By Humphrey Carter
HOWARD Marks, the Marco Polo of hashish smuggling, once described as “the most sophisticated drugs baron of all times” is coming back to Majorca where he was finally arrested in 1988. “I'm coming back to my roots....but this time with my one-man show,” he joked yesterday.
Marks hit the international headlines in 1988 when the world's biggest hashish smuggler was arrested by the American Drug Enforcement Agency (DEA) at his home in the Palma suburb of La Vileta. He was sentenced to 25 years in jail at Terra Haute penitentiary in Indiana, the toughest federal jail in the United States.

In 1995, after serving seven years, he was released on parole and returned home to Majorca.
The following year he released his biography “Mr Nice” which has since sold over a million copies world wide in various different languages and on the back of the huge success of his book, has been touring the world with the one-man show he is bringing to Majorca next week.

At the height of his “career” Marks, who earned a degree in nuclear physics and a post graduate qualification in philosophy at Oxford, was smuggling consignments of up to thirty tons of hashish from Pakistan and Thailand to America and Canada with contacts in the CIA, MI6, IRA and the Mafia.

During the mid 1980*s he had forty-three aliases, eighty-nine phone lines and twenty five companies trading throughout the world. He also used to sleep on top of most of his drug money.

His career as one of the world's biggest ever smugglers of hashish is obviously the basis of his one-man show. “I start with a short video about who I am, for those who don't know, and then go on to talk about some of my experiences and how to best smuggle drugs - tips for the budding smuggler if you like. “But it's a comedy night out,” he adds.
However, the second part of the evening touches on a more serious note and one he has been campaigning for since his release - the legalisation of “recreational drugs” in Britain.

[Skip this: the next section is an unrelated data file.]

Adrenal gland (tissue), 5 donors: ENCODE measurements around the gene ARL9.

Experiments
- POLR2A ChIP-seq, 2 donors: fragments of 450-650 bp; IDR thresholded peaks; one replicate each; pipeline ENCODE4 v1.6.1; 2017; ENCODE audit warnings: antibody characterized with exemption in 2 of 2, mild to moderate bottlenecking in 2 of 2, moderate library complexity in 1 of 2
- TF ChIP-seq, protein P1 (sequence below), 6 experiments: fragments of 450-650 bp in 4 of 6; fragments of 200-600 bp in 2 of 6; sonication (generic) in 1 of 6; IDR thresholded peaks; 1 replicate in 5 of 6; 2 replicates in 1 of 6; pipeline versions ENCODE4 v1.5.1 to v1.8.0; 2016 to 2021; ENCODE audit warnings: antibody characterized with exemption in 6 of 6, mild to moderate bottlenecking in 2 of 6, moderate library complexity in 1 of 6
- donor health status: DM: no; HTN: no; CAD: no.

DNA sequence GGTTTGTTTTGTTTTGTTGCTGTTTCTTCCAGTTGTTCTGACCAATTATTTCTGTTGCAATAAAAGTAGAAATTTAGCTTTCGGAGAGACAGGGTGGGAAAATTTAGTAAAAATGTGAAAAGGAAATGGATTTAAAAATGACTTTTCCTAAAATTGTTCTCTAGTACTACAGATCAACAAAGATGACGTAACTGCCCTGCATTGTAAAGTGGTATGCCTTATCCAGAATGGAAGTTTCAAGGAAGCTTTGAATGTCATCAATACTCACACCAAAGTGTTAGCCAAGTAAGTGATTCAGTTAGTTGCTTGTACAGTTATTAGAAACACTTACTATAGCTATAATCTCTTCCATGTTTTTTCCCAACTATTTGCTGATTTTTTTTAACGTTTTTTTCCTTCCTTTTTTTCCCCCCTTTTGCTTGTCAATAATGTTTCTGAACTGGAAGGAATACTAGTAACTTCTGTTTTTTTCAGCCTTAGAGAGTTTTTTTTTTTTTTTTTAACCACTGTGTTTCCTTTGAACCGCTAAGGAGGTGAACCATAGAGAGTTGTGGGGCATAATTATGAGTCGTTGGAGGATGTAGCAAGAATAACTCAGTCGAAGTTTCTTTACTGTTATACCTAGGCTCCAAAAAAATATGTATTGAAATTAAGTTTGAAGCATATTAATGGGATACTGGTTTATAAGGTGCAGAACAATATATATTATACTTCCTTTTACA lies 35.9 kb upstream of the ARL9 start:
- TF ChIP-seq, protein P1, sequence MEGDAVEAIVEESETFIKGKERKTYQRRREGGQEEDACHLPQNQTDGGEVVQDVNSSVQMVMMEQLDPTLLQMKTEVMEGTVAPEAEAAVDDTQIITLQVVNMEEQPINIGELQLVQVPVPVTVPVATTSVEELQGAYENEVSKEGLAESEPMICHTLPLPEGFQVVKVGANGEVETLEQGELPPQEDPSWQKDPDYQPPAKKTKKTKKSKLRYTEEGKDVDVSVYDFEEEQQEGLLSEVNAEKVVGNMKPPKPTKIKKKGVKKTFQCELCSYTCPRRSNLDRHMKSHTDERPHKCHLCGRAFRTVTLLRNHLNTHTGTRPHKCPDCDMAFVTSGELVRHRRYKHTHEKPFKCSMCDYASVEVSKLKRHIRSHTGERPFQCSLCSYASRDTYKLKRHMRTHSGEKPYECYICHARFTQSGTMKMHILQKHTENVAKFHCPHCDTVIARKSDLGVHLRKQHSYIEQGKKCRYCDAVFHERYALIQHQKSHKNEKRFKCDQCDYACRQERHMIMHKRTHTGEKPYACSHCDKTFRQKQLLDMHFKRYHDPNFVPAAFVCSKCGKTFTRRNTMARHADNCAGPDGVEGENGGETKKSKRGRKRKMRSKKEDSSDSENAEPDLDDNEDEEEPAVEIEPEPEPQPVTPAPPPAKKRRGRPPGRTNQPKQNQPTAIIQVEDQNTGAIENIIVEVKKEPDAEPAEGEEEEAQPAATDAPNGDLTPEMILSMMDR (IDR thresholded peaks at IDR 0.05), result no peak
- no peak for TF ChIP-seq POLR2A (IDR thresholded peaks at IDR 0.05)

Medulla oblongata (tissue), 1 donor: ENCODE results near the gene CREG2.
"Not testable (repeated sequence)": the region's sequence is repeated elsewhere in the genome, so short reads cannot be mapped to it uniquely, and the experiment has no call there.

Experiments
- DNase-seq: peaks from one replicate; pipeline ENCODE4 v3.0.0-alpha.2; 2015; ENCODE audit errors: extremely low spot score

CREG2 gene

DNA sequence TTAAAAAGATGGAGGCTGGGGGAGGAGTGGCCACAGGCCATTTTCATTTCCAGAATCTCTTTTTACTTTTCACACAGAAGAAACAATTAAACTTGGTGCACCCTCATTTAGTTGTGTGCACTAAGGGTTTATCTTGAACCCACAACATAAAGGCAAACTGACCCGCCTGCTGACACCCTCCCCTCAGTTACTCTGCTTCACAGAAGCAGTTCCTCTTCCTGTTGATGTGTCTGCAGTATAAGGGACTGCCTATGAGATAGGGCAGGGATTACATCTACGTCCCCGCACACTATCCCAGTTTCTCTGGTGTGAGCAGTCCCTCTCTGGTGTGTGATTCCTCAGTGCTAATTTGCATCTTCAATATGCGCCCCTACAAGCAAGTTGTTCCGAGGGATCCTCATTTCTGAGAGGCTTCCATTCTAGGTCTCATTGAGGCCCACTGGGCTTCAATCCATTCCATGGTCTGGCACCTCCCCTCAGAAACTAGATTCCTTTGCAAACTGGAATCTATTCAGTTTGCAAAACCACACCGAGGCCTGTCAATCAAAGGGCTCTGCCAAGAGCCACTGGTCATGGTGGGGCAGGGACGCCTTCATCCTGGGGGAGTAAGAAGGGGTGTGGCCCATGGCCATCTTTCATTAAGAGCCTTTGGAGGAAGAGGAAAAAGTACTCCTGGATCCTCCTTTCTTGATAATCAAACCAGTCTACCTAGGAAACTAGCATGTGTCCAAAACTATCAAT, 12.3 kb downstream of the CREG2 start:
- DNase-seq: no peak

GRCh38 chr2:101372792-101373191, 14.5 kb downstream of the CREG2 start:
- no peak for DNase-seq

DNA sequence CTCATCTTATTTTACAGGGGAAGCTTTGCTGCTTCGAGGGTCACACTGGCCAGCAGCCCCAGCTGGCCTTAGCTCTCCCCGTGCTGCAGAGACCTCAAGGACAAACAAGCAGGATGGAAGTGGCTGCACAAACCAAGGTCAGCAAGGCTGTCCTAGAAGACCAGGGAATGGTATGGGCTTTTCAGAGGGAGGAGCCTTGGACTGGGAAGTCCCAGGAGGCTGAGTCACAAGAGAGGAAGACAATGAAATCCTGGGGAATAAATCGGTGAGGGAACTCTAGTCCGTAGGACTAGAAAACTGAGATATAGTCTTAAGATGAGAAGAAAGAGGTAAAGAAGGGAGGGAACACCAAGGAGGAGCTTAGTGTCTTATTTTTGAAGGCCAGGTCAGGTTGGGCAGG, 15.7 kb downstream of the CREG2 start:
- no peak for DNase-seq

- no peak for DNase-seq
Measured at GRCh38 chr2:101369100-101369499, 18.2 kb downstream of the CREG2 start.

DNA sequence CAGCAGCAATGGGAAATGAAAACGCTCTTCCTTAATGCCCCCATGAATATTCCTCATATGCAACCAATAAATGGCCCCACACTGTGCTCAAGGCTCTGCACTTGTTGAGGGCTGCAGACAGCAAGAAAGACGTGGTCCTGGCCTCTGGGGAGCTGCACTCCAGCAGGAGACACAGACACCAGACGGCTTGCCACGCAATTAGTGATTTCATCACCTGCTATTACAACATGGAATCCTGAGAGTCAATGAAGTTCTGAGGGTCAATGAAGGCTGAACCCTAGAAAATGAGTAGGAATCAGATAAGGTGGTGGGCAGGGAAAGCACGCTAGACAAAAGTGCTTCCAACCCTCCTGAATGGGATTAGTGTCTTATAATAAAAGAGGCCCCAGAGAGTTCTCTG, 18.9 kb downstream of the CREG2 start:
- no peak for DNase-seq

More recently he has been a chair on one of the government's think tanks on drugs, the EU-funded Drug Policy Foundation Group. “There are judges, top ranking members of the police etc. I represent drug dealers and smugglers,” he said. “All that came about after I applied for the job of Britain's drugs Tsar, I didn't get the job but have had quite a close advisory relationship with the cabinet and other key politicians. Not long ago I had dinner with the present Drugs Tsar and Michael Portillo - that was quite a laugh,” said Marks. “The government is moving in the right direction on drugs, a little slow perhaps, but I think in 20 years time drugs will no longer be an issue. I believe that drugs should be legalised but controlled, that will take the criminality out of it and will make them less of a menace to society.” Next week's one-man shows will be in English.

How many will turn out to see him he is not too sure: “I admit I'm a little bit nervous about returning, it's my first public appearance in Majorca since my release.”


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